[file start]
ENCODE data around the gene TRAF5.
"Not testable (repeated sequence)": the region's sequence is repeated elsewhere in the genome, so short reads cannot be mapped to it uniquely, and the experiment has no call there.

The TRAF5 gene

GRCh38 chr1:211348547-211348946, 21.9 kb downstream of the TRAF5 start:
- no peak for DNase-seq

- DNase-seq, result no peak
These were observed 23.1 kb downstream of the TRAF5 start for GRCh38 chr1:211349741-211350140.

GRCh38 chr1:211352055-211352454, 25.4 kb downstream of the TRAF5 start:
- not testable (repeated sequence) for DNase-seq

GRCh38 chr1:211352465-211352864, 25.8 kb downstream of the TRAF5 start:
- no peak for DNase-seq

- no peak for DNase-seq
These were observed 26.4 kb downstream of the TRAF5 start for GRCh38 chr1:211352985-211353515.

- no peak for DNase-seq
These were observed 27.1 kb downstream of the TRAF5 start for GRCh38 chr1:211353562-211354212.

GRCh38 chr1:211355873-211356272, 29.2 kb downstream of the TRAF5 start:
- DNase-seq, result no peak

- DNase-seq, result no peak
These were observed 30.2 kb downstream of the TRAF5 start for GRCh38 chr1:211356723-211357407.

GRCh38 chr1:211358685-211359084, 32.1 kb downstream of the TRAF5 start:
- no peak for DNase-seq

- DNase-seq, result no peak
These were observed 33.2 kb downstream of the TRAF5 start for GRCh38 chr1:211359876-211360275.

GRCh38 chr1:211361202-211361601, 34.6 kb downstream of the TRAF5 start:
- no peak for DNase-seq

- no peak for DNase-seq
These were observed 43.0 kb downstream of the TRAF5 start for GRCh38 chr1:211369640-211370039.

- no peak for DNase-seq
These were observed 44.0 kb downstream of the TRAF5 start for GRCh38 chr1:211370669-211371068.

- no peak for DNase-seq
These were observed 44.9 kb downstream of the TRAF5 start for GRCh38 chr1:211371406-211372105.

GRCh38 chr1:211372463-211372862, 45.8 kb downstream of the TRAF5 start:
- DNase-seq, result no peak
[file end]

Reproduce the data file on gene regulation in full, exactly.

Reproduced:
ENCODE data around the gene TRAF5.
"Not testable (repeated sequence)": the region's sequence is repeated elsewhere in the genome, so short reads cannot be mapped to it uniquely, and the experiment has no call there.

The TRAF5 gene

GRCh38 chr1:211348547-211348946, 21.9 kb downstream of the TRAF5 start:
- no peak for DNase-seq

- DNase-seq, result no peak
These were observed 23.1 kb downstream of the TRAF5 start for GRCh38 chr1:211349741-211350140.

GRCh38 chr1:211352055-211352454, 25.4 kb downstream of the TRAF5 start:
- not testable (repeated sequence) for DNase-seq

GRCh38 chr1:211352465-211352864, 25.8 kb downstream of the TRAF5 start:
- no peak for DNase-seq

- no peak for DNase-seq
These were observed 26.4 kb downstream of the TRAF5 start for GRCh38 chr1:211352985-211353515.

- no peak for DNase-seq
These were observed 27.1 kb downstream of the TRAF5 start for GRCh38 chr1:211353562-211354212.

GRCh38 chr1:211355873-211356272, 29.2 kb downstream of the TRAF5 start:
- DNase-seq, result no peak

- DNase-seq, result no peak
These were observed 30.2 kb downstream of the TRAF5 start for GRCh38 chr1:211356723-211357407.

GRCh38 chr1:211358685-211359084, 32.1 kb downstream of the TRAF5 start:
- no peak for DNase-seq

- DNase-seq, result no peak
These were observed 33.2 kb downstream of the TRAF5 start for GRCh38 chr1:211359876-211360275.

GRCh38 chr1:211361202-211361601, 34.6 kb downstream of the TRAF5 start:
- no peak for DNase-seq

- no peak for DNase-seq
These were observed 43.0 kb downstream of the TRAF5 start for GRCh38 chr1:211369640-211370039.

- no peak for DNase-seq
These were observed 44.0 kb downstream of the TRAF5 start for GRCh38 chr1:211370669-211371068.

- no peak for DNase-seq
These were observed 44.9 kb downstream of the TRAF5 start for GRCh38 chr1:211371406-211372105.

GRCh38 chr1:211372463-211372862, 45.8 kb downstream of the TRAF5 start:
- DNase-seq, result no peak